To Yearn. v.n. [aꞃnan, Saxon.] To feel great internal uneasiness. In Spenser it is sometimes earn.
He despis'd to tread in due degree,
But chaff'd, and foam'd, with courage fierce and stern,
And to be eas'd of that base burden still did yearn. Spenser.
Make the libbard stern
Leave roaring, when in rage he for revenge did yearn. Spens.
Though peeping close into the thick,
Might see the moving of some quick:
But were it fairy, fiend, or snake,
My courage earned it to wake,
And manfully thereat shot. Spenser.
Falstaff, he is dead,
And we must yern therefore. Shakespeare's Hen. V.
Joseph made haste; for his bowels did yern upon his brother: and he sought where to weep, and he enter'd into his chamber. Gen. xliii. 30.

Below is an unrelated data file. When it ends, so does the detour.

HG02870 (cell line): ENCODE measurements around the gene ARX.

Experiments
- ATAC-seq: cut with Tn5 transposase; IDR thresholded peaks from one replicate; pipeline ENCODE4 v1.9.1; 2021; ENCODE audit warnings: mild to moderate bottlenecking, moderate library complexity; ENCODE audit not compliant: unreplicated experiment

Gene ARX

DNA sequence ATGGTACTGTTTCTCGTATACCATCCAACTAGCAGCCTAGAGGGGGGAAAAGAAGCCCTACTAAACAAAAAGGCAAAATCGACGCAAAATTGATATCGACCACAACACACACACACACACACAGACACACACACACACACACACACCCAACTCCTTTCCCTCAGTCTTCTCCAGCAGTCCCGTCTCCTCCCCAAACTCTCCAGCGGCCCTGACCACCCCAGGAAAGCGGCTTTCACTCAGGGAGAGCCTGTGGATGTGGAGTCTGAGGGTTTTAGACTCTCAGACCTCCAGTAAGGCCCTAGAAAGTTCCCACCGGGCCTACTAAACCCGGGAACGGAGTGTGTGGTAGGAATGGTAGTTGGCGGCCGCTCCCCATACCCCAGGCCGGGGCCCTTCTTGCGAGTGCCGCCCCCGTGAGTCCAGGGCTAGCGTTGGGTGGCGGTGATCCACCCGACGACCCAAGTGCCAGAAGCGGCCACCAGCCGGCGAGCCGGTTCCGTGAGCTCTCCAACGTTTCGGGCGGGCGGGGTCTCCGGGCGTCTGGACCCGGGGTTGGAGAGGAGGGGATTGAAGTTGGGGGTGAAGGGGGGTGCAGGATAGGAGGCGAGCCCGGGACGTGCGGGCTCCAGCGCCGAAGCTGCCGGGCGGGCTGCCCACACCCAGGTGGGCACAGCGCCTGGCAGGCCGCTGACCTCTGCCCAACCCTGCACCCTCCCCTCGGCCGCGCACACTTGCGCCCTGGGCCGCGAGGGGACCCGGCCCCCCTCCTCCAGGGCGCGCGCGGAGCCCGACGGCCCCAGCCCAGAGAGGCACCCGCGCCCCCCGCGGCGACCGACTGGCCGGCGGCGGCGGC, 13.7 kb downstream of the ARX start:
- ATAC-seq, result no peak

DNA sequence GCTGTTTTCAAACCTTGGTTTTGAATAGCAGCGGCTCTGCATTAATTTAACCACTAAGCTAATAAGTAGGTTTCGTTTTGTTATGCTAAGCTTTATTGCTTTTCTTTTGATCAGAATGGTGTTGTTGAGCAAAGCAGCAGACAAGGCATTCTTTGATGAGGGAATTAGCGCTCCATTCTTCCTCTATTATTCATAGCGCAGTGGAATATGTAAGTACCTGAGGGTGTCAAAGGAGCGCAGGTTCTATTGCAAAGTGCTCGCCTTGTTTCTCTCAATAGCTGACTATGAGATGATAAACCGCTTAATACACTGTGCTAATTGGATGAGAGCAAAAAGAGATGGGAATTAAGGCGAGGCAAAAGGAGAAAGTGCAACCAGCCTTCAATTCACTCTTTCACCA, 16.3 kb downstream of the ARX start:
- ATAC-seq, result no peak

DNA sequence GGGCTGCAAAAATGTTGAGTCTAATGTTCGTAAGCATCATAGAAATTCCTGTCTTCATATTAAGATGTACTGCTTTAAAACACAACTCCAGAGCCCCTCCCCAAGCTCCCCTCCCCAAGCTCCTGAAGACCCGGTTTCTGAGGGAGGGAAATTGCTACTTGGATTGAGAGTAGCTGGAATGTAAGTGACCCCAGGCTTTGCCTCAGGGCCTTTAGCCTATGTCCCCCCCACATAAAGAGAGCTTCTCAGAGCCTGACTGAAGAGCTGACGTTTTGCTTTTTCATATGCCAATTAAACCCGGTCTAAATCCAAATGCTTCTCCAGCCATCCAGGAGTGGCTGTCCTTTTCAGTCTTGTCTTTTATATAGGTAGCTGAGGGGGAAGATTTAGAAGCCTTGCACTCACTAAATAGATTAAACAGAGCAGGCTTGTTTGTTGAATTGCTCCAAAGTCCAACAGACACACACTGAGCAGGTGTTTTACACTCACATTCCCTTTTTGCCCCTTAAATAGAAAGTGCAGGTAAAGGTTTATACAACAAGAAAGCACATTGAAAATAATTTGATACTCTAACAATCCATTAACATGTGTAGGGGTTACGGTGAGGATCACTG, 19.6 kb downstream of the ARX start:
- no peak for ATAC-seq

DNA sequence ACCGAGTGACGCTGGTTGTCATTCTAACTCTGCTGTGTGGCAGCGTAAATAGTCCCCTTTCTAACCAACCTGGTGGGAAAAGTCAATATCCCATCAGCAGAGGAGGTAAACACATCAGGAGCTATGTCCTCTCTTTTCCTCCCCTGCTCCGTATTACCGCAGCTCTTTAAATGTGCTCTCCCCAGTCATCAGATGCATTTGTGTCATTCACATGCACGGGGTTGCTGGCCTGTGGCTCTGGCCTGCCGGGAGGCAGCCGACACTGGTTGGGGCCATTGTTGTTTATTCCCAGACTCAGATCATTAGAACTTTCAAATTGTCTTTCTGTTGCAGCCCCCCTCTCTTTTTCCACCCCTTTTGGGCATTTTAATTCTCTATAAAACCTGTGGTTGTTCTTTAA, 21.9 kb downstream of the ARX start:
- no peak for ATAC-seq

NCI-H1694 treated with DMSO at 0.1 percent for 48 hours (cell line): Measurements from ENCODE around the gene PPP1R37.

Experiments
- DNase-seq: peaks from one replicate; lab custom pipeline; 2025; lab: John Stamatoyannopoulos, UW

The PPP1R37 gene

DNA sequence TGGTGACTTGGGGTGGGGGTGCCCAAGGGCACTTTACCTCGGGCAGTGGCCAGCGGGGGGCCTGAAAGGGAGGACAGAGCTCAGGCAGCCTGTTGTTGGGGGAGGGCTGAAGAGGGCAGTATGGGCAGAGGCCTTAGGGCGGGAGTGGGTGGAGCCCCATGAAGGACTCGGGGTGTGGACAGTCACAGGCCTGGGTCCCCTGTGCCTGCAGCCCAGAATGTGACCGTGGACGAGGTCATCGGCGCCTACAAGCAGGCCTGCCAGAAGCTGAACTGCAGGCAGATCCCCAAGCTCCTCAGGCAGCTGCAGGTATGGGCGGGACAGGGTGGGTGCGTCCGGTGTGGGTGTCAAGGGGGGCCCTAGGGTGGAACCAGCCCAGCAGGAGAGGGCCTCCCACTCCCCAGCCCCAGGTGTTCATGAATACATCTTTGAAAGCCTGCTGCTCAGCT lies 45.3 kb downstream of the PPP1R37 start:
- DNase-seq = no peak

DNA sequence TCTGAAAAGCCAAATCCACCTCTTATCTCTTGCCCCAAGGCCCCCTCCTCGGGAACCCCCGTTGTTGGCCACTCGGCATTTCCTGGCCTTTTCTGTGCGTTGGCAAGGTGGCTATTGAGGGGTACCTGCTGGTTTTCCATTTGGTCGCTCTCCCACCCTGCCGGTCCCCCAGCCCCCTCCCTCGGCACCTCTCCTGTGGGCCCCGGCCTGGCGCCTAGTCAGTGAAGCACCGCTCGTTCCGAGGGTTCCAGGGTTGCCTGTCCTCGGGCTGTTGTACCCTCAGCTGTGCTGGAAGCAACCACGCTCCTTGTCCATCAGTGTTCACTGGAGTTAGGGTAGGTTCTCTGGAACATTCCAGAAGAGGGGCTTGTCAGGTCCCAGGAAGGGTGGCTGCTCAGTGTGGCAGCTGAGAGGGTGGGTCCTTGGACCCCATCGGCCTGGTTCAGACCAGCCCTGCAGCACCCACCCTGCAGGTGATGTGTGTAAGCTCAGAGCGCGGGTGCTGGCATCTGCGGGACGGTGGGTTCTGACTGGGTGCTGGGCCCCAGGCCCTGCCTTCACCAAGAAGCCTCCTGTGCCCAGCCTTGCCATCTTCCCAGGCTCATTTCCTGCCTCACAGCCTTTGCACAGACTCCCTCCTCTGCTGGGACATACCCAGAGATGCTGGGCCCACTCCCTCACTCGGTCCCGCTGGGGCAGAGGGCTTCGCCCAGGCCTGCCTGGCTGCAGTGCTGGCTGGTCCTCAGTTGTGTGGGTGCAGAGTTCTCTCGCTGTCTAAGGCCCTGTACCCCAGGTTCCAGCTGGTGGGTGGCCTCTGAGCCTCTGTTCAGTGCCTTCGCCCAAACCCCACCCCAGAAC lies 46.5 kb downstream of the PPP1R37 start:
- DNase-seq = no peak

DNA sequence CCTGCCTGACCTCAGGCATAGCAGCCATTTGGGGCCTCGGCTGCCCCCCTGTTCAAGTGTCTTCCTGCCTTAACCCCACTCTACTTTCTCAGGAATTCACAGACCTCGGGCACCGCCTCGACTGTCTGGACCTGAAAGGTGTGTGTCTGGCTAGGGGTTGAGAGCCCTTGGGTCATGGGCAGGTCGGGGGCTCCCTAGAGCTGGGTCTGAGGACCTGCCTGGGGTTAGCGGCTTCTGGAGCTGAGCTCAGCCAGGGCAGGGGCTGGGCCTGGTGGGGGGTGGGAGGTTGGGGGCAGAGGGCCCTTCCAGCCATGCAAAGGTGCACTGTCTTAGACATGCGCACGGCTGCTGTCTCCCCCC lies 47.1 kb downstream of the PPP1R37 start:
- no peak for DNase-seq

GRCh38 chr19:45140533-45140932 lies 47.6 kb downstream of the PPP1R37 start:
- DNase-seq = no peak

When the fair Leucothoe he spy'd,
To check his steeds, impatient Phœbus yearn'd,
Though all the world was in his course concern'd. Waller.
Yet for all the yearning pain
Y' have suffer'd for their loves, in vain,
I fear they'll prove so nice and coy,
To have, and t' hold, and to enjoy. Hudibras.
Where our heart does but relent, his melts; where our eye pities, his bowels yearn. South's Sermons.
At beholding the miseries of others, they find such yearnings in their bowels, and such sensible commotions raised in their breasts, as they can by no means satisfy. Calamy.
Your mother's heart yearns towards you. Addison.
Unmov'd the mind of Ithacus remain'd;
But Anticlus, unable to controul,
Spoke loud the language of his yearning soul. Pope.